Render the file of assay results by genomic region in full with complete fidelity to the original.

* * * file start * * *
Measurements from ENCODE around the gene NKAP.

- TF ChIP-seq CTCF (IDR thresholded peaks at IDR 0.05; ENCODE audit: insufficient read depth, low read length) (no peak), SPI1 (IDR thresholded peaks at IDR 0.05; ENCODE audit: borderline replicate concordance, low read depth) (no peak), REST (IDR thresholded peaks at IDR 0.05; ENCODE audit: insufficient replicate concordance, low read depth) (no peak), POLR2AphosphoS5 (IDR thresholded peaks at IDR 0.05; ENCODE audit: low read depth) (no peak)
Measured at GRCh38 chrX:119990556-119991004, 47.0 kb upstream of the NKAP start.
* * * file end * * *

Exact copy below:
Measurements from ENCODE around the gene NKAP.

- TF ChIP-seq CTCF (IDR thresholded peaks at IDR 0.05; ENCODE audit: insufficient read depth, low read length) (no peak), SPI1 (IDR thresholded peaks at IDR 0.05; ENCODE audit: borderline replicate concordance, low read depth) (no peak), REST (IDR thresholded peaks at IDR 0.05; ENCODE audit: insufficient replicate concordance, low read depth) (no peak), POLR2AphosphoS5 (IDR thresholded peaks at IDR 0.05; ENCODE audit: low read depth) (no peak)
Measured at GRCh38 chrX:119990556-119991004, 47.0 kb upstream of the NKAP start.